More than two dozen Democratic representatives who will be in the House when the next Congress starts in January have dodged questions about whether they will throw their votes behind Pelosi, Roll Call reports. Alexandria Ocasio-Cortez of New York, Lauren Underwood of Illinois and Sean Casten of Illinois are among those Democrats who have shied away from publicly supporting the career lawmaker.
Connor Lamb of Pennsylvania, Jason Crow of Colorado and Abigail Spanberger of Virginia have specifically committed to voting against Pelosi's attempt to regain the speaker's gavel, Roll Call noted.
Conversely, nobody has stepped up to challenge Pelosi. Politico published an extensive report in October stating that House Minority Whip Steny Hoyer of Maryland (the second in command of the Democratic caucus after the minority leader) "still dreams of wielding the speaker's gavel someday." Meanwhile, some analysts suggest that Tim Ryan of Ohio could challenge Pelosi.
For her part, Pelosi's office has told reporters that it is confident in her chances. "Leader Pelosi is confident in her support among Members and Members-elect," Pelosi spokesman Drew Hammill said in a statement to Politico on Thursday. "Democrats don't let Republicans choose their leaders. The election proved that the GOP attacks on Pelosi simply do not work."
But 10 incumbent members and members-elect confirmed to Politico on Thursday that they won't be supporting Pelosi, narrowing the Democrat's margin for error. An anti-Pelosi faction in Washington has already started calling new lawmakers to swell their ranks, telling incoming representatives who have expressed support for "new leadership" within the party, "You're not alone," the Politico report said.
Talib I. Karim, STEM4US! executive director and co-founder, was a counsel to the Committee on Veteran Affairs when the Democrats lost their majority in the House in 2010. Karim joined Fault Lines on Radio Sputnik to discuss the possibility of a legitimate contender emerging to take on Pelosi.
— Fault Lines Radio (@FaultLinesRadio) November 9, 2018
"Eight years ago, I was a counsel to the Committee on Veteran Affairs when we lost — the Democrats lost — the House of Representatives. So, what that meant was that I was out of a job," Karim said.
One dynamic Democrats should consider is the old age of House Democratic leaders Pelosi, Hoyer and James Clyburn (D-SC), Karim said, who are 78, 79 and 78, respectively.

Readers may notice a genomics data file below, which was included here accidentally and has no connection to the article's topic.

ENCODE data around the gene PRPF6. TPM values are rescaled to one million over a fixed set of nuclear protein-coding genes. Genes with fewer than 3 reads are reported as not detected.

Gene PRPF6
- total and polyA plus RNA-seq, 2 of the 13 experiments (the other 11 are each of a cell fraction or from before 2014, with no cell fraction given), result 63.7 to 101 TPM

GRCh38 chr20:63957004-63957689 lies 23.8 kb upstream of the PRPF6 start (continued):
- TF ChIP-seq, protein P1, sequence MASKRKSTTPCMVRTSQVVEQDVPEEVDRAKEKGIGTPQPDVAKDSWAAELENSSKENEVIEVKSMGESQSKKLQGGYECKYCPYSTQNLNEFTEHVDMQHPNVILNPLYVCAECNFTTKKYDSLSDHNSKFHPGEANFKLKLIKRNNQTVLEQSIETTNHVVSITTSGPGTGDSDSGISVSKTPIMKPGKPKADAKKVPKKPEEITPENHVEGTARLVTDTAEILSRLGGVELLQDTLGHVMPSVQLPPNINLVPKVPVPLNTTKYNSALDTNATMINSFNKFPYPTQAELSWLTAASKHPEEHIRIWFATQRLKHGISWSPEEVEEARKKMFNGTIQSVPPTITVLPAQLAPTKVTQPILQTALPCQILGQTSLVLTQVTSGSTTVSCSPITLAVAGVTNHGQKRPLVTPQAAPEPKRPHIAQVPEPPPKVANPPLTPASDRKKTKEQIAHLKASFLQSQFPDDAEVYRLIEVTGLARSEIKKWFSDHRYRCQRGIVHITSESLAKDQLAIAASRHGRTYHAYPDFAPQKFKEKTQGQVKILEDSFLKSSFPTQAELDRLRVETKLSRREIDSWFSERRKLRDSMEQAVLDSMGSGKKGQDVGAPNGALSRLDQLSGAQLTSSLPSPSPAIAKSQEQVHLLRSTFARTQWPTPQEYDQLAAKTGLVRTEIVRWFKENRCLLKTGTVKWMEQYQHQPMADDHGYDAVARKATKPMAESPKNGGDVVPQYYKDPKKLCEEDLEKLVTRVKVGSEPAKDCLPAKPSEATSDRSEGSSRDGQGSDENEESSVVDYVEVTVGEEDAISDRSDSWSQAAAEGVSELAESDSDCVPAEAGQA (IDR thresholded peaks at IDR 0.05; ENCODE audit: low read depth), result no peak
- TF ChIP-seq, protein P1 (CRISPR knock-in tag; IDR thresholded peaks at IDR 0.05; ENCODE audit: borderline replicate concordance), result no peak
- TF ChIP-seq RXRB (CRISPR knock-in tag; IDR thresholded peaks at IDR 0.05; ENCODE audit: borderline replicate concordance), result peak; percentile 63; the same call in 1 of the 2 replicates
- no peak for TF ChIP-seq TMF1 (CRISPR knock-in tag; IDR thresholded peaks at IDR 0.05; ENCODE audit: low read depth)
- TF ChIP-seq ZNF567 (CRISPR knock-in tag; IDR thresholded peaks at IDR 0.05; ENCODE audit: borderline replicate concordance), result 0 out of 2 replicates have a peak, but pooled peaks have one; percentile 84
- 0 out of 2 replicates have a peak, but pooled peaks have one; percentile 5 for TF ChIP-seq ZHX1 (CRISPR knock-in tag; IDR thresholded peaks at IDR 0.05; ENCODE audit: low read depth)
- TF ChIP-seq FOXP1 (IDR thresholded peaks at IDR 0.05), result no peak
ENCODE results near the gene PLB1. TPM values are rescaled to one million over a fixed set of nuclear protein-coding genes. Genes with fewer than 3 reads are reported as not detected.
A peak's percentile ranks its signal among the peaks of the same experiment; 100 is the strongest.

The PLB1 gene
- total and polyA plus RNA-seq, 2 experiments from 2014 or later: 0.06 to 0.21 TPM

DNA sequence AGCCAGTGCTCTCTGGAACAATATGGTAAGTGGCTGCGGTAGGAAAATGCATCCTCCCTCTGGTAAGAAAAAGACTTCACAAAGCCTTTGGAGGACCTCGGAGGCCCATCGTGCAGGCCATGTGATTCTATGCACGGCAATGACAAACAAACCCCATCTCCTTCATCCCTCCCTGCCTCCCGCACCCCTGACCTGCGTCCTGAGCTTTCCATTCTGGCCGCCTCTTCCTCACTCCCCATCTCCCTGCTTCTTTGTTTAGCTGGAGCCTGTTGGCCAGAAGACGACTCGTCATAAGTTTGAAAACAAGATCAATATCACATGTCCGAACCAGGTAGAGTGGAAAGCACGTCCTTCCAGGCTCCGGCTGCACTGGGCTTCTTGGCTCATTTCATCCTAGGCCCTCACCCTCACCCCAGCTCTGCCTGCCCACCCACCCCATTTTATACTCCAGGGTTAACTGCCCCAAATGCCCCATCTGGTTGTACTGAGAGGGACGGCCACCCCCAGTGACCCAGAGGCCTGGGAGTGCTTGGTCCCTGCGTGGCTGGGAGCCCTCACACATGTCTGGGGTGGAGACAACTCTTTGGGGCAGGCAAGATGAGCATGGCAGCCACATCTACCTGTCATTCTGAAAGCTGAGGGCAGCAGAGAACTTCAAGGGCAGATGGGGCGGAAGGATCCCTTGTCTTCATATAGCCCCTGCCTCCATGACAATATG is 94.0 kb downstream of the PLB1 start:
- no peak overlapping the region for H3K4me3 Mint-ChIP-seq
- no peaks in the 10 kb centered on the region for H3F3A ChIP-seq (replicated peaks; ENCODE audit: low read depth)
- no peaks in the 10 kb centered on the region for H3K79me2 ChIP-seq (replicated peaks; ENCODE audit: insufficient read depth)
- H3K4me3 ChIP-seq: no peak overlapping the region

"These are things that should be considered. I gave that little anecdote at the beginning because then, the speaker was Nancy Pelosi, and it was considered that after the election — defeat, when we lost so many houses to the Republicans — that there would be a unanimous consent amongst the Democrats that they would change the leadership. But we saw what happened: she and her colleagues in the establishment Democratic wing of the party did not allow that change to take place," Karim explained.
The hypocrisy Karim teased out is that when Democrats lose like they did in 2010, a good house cleaning is in order. But in the wake of the 2010 defeat, Pelosi and others from the establishment wing remained atop the ranks of Democratic leadership on the merits of being strong fundraisers.
"So they continued to control the Democratic caucus and the positions that come along with that," he said.
"One thing to consider is: What does it mean to be speaker? What it means to be speaker is that you get the chance to basically appoint the key leaders that then go on to appoint who the ranking members or who the chairmen of the various committees will be," Karim explained.
"Those committee chairmen then get a chance to hire significant numbers of staff. So we're talking about millions of dollars of discretion and power that are basically being decided upon in terms of who becomes speaker and who they pick as their lieutenants — the lieutenants being the folks who are chairmen of the various committees. What has to happen in order for anyone to make a run at the chairmanship? They have to assure the people who were in line to become the chairman that, ‘Hey, we're not going to totally shake up standard order.' Meaning that people who were in line to become the chairman because they were the ranking member — when the Democrats take over, because of seniority, they would be in line to become the chairman," said Karim.
"So they're waiting for their shots. They've been waiting for their shots for eight years. So anyone who comes on — Tim Ryan, Kathleen Rice of New York or Connor Lamb of Pennsylvania — what they would have to do to convince enough of the senior folks who are in line to become chairmen that they will have no fear about being placed in those chairman positions. However, some of the folks who want to change things up — they would probably be pushing them to say that not all of them should be given their positions based upon seniority. So that's what really is at stake," he said.
"The issue is seniority. Will the new blood in the Democratic Party be able to cobble together a coalition — again, particularly of the senior Democrats — and convince them that their position, based upon seniority, is not going to go to them, and that they'd be willing to sacrifice discretionary spending worth millions of dollars for the sake of their party? I don't know."